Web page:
The latest reports are out on two of the three Obama mortgage initiatives and the numbers don’t look too good. That doesn’t bode well for the future of these programs, considering the House voted this week to axe the mother project, Home Affordable Modification Program (HAMP), in place since 2008.
That initiative gave incentives to mortgage servicers to modify loans for borrowers in danger of foreclosure. Of the 1.5 million participants, roughly 823,000 have dropped out or have been kicked out of the program. That’s a fail rate of almost 55 percent. In all fairness, this means the government was able to help about half the participants stay out of foreclosure, but the efforts are small compared with the millions HAMP was designed to help.
Now the other two initiatives are showing lackluster results as well. The first is supposed to help borrowers get their second mortgages modified. The Treasury Department reported that only 17,000 homeowners have received a modification on a second home loan during the past year of this program.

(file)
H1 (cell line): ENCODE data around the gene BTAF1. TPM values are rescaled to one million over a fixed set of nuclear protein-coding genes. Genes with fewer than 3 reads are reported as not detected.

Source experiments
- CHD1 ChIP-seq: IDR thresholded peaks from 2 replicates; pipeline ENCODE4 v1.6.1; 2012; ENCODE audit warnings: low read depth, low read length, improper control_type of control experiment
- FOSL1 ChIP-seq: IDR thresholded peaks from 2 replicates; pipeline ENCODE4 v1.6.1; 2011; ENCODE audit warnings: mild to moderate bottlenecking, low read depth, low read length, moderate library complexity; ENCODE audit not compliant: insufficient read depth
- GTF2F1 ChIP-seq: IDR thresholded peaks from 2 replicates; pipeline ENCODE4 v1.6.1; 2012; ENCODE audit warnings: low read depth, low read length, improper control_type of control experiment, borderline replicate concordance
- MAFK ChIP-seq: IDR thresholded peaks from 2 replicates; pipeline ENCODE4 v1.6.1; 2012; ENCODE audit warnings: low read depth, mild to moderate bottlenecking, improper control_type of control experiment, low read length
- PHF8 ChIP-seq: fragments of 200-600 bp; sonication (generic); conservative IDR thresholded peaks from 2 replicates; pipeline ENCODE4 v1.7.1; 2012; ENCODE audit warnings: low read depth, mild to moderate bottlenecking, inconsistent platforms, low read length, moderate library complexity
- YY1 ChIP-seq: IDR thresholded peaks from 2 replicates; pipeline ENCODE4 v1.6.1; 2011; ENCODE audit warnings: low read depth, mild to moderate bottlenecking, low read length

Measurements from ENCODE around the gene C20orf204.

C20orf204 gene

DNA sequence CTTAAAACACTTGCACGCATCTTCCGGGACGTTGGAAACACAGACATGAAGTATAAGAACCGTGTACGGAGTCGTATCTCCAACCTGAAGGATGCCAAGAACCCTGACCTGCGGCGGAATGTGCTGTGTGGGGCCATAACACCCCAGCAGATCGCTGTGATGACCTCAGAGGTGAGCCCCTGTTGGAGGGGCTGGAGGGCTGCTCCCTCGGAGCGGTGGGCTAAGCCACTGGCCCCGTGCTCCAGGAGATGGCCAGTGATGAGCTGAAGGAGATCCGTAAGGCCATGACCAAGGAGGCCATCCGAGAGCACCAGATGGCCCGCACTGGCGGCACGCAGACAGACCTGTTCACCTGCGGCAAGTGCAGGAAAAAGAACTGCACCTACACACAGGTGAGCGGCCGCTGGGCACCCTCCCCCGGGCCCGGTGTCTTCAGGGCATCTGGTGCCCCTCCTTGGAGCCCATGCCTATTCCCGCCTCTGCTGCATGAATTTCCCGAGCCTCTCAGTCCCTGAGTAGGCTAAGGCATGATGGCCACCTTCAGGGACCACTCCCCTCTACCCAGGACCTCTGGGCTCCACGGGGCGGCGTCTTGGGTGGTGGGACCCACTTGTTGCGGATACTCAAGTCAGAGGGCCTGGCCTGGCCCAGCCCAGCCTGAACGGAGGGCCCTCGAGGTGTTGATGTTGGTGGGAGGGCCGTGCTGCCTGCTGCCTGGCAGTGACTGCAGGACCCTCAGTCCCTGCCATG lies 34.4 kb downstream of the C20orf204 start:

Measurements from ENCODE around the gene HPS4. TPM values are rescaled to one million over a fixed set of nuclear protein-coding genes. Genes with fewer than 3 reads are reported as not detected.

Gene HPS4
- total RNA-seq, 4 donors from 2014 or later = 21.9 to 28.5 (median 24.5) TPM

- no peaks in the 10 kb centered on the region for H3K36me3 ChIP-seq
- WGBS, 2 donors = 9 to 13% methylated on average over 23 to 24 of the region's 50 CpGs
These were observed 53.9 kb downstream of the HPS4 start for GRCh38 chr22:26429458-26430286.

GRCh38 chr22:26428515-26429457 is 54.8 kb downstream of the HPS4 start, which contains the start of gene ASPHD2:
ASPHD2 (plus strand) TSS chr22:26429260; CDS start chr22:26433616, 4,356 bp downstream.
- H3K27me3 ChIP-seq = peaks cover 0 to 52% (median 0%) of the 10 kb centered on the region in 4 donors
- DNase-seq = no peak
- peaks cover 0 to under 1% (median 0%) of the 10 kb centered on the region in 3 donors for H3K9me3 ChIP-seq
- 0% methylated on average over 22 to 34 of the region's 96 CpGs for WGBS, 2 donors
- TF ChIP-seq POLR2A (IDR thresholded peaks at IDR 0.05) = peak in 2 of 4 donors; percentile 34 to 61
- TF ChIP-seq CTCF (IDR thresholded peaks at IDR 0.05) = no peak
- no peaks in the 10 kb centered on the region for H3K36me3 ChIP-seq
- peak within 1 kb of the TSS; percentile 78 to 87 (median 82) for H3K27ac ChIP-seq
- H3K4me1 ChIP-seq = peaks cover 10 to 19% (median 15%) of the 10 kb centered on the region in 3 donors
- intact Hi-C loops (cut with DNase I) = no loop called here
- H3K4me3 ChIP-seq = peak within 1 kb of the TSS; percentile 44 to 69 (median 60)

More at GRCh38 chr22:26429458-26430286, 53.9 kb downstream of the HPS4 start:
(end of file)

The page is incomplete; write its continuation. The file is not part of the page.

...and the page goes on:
The second program focused on helping troubled borrowers work out short-sales with the banks. The Treasury says in the past year, 10,000 homeowners have enrolled in the plan and of those, only about 4,500 had their short-sales accepted.
Despite the numbers, the Treasury seems determined to push on with these programs.
“Without question, we have not helped as many people under HAMP as we originally estimated,” said Timothy Massad, the acting assistant secretary for financial stability, as quoted on a New York Times blog. “Much of that is due to prudent eligibility criteria under a program designed to protect limited taxpayer resources. As a result, we’ve also spent far less on HAMP than we originally estimated.
“…The housing crisis took years to create, and there is no easy or quick way to repair the deep damage that it caused. We believe that HAMP continues to provide critical assistance for homeowners and is an important part of the continued recovery of the housing market. We will continue to work to strengthen program implementation while providing additional relief for communities hit hard by foreclosure.”